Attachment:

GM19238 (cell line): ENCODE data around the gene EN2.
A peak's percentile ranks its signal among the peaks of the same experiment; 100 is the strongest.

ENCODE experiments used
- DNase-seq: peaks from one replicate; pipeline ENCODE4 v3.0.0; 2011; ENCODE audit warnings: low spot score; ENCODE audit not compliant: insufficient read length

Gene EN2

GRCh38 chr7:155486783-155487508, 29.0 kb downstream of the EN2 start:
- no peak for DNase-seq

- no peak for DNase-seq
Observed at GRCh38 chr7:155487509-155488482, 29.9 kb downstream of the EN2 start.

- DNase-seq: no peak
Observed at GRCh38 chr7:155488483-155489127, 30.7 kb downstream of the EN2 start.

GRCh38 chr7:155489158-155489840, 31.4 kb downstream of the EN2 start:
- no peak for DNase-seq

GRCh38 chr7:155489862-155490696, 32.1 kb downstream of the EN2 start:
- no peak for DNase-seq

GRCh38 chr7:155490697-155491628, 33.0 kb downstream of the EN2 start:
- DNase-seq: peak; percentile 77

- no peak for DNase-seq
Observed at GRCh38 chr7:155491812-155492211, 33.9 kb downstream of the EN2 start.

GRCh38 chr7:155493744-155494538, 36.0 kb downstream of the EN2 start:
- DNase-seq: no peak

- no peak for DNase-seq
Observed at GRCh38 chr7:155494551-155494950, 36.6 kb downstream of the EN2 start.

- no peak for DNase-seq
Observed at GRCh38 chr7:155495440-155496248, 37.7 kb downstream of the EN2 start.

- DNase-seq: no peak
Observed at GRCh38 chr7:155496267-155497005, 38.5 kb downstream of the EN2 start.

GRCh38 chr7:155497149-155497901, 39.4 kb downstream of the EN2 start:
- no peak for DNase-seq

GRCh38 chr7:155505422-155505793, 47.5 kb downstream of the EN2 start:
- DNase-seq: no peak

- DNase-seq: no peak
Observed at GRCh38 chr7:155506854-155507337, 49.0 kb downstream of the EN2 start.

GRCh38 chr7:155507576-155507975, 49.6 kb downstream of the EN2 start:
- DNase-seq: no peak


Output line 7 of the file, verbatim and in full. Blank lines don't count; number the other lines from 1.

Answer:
- no peak for DNase-seq